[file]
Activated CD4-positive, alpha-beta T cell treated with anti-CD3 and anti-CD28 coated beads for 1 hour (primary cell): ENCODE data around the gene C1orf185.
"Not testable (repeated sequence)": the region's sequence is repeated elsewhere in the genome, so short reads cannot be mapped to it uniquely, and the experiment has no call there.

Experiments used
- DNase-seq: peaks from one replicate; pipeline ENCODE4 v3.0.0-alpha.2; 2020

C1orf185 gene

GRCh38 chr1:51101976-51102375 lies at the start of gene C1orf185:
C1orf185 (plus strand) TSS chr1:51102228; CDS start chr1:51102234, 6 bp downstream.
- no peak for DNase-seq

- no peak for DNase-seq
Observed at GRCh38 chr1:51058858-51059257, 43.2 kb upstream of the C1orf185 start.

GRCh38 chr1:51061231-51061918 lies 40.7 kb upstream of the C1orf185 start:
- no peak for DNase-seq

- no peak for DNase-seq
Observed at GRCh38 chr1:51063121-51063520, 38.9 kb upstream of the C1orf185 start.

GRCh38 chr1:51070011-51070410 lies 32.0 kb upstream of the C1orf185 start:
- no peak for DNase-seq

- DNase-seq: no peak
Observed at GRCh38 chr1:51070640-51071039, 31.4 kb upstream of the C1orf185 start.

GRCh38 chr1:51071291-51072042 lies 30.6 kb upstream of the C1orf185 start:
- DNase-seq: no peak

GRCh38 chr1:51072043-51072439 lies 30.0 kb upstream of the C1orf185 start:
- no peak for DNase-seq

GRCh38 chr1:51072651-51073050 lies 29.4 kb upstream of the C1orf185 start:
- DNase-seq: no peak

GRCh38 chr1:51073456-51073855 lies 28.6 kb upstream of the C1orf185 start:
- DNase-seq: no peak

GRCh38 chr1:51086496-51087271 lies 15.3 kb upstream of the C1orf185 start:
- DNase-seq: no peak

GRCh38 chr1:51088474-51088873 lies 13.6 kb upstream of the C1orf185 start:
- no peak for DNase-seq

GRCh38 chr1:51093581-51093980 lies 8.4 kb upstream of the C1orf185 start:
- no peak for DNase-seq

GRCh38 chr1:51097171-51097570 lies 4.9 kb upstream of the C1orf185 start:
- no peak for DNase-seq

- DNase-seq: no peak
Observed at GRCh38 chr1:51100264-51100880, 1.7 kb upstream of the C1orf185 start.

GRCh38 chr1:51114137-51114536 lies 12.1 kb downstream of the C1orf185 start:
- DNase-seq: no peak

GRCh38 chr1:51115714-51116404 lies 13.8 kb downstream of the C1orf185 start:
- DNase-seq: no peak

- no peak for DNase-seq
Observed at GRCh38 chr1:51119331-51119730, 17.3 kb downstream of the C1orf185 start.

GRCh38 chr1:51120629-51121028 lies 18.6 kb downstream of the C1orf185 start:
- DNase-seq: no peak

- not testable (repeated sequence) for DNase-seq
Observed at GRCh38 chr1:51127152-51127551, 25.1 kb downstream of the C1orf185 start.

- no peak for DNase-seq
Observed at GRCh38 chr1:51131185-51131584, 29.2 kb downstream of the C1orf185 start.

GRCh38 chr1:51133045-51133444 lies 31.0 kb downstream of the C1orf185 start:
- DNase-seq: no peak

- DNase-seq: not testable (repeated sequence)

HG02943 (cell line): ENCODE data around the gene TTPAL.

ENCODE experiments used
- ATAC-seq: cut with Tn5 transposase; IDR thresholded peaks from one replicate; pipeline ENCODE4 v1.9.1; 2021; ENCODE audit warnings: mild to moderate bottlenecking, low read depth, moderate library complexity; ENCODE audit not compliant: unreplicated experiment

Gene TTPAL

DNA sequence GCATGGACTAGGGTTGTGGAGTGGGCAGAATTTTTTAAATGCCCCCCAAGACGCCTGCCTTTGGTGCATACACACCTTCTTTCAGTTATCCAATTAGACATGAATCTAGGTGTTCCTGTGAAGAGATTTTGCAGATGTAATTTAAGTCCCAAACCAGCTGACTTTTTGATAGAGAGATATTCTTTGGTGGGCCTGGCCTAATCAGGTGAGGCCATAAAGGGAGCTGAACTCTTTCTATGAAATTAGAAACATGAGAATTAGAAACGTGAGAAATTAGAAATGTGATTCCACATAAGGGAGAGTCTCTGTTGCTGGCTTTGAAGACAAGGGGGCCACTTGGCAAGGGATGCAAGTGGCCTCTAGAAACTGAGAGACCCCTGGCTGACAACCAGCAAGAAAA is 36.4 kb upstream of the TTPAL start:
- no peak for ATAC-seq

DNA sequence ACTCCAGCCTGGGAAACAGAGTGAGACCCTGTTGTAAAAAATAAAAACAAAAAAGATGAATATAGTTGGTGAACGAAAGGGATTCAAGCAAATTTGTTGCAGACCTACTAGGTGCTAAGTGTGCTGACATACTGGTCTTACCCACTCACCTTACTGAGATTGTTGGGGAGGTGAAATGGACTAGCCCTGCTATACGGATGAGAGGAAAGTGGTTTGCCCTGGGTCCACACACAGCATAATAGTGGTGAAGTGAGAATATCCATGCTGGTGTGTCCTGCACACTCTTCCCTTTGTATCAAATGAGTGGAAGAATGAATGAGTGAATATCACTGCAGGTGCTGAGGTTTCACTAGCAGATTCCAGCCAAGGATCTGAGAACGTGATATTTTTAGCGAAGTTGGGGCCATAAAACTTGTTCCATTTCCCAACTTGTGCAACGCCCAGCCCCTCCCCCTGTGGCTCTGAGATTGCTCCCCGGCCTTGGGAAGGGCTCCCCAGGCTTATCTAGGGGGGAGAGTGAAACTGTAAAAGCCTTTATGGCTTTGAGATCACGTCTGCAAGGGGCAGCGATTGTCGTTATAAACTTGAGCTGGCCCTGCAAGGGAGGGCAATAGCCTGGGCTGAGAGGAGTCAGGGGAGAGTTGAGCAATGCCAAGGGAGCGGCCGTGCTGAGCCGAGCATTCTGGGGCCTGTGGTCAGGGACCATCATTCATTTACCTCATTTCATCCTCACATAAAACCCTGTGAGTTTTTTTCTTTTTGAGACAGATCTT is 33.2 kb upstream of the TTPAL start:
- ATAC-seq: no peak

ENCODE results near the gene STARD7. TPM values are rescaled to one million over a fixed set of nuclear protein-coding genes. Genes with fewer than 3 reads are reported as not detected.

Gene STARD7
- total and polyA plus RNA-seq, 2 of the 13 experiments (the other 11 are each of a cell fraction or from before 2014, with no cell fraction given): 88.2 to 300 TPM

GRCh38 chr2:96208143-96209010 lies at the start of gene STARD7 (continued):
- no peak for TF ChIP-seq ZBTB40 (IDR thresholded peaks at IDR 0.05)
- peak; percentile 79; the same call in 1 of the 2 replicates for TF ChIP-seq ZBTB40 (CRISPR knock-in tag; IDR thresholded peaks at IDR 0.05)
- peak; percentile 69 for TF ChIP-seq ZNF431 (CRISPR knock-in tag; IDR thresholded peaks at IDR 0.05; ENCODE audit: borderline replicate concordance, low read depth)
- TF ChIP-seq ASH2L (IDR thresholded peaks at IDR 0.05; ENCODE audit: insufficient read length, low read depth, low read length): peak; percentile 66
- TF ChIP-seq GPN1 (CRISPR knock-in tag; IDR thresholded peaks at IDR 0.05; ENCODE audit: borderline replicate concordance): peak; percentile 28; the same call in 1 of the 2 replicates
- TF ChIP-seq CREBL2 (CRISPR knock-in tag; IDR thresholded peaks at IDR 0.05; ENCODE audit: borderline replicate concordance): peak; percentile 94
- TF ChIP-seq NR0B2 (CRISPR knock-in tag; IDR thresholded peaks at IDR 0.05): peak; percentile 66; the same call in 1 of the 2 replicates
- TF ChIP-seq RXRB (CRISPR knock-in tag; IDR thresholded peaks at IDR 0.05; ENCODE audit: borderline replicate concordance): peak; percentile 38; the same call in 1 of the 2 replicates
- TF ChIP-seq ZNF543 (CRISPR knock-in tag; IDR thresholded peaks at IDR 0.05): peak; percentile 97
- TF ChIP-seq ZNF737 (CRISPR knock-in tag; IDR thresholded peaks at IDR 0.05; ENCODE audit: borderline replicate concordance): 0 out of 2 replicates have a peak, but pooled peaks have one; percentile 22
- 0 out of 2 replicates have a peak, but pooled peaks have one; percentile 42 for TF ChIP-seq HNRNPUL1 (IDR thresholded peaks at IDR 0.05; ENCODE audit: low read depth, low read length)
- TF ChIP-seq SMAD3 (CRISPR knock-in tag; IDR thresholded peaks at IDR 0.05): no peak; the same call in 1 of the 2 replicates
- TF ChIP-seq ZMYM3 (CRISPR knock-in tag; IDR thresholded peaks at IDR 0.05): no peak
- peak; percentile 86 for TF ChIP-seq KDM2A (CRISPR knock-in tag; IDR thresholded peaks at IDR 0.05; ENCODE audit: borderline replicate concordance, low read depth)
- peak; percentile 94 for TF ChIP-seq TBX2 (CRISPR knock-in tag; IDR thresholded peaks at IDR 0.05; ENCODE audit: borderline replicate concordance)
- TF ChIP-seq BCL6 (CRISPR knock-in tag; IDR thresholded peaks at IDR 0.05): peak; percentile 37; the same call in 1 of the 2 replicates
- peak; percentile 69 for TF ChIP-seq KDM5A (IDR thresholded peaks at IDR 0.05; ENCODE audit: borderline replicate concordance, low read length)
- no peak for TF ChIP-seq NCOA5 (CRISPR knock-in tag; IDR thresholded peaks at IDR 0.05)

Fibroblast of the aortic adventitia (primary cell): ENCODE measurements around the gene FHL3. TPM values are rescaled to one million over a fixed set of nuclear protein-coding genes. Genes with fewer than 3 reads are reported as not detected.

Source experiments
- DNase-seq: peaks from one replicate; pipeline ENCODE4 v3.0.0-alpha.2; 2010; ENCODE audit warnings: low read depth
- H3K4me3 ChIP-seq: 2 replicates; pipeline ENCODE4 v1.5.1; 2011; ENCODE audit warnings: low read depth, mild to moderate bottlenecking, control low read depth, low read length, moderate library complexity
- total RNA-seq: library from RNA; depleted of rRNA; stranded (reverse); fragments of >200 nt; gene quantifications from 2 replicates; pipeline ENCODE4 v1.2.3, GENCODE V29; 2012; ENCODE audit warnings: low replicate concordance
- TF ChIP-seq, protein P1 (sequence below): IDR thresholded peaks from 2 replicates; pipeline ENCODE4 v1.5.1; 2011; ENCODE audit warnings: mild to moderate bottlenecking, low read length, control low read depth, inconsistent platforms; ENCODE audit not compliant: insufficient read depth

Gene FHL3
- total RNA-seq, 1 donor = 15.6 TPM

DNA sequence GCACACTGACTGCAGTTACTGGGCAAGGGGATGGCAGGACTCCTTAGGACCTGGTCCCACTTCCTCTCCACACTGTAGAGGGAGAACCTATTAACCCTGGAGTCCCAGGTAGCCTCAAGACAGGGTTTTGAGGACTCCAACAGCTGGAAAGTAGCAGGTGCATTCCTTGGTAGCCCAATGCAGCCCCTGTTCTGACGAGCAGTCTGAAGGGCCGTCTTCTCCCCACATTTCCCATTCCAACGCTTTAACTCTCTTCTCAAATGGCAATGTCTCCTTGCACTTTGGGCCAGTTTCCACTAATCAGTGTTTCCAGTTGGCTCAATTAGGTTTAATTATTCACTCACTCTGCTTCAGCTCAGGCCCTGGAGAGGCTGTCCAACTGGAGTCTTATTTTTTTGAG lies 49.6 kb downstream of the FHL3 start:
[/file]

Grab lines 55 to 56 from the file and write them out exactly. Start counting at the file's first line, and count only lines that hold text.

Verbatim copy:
Gene TTPAL

DNA sequence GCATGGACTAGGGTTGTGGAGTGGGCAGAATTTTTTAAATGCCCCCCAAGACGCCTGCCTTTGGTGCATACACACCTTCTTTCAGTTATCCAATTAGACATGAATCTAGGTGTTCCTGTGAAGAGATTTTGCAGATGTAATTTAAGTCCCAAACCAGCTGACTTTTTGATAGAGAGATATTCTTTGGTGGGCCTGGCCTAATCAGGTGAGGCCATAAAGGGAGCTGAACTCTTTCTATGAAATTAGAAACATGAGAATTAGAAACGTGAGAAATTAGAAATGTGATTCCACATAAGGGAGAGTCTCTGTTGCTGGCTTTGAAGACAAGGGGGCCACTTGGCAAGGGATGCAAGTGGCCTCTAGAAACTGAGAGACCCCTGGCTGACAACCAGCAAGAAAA is 36.4 kb upstream of the TTPAL start: